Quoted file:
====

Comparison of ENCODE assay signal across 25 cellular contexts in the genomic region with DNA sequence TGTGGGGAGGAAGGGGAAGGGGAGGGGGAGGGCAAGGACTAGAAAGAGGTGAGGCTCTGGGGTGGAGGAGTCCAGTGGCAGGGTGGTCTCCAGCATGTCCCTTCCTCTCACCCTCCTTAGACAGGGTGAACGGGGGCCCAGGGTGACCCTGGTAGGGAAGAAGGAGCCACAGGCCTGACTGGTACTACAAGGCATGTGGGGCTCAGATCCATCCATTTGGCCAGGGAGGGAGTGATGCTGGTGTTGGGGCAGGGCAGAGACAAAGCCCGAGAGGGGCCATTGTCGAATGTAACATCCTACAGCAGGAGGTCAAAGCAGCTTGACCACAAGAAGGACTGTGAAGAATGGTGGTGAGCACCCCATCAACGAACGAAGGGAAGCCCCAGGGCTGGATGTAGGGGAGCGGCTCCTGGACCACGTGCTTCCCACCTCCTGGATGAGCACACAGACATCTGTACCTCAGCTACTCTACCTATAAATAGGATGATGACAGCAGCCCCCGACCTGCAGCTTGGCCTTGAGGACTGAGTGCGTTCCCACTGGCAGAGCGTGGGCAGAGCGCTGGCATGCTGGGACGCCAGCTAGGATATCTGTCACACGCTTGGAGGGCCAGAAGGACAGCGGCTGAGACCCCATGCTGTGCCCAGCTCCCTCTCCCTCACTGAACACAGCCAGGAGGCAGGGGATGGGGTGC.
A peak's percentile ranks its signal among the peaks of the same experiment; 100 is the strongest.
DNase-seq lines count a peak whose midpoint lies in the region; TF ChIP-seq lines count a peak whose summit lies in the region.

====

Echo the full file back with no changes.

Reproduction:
Comparison of ENCODE assay signal across 25 cellular contexts in the genomic region with DNA sequence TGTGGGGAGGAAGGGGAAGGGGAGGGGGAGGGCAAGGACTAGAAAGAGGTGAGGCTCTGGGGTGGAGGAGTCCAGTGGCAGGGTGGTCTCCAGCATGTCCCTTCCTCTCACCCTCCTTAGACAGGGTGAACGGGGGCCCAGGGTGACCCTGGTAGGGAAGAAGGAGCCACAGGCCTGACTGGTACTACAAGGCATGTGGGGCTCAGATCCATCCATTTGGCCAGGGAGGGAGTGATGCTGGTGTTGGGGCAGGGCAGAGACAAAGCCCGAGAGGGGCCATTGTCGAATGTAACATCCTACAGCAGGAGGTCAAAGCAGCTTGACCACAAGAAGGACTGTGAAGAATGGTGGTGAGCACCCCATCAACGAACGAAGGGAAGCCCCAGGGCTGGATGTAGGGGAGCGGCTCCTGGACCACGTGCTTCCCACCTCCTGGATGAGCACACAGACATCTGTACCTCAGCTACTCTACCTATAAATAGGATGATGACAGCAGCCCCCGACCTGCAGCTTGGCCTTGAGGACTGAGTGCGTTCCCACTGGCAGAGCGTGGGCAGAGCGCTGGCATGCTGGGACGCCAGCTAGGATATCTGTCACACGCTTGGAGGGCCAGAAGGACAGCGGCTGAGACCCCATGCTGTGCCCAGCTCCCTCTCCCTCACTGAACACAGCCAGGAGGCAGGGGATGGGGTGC.
A peak's percentile ranks its signal among the peaks of the same experiment; 100 is the strongest.
DNase-seq lines count a peak whose midpoint lies in the region; TF ChIP-seq lines count a peak whose summit lies in the region.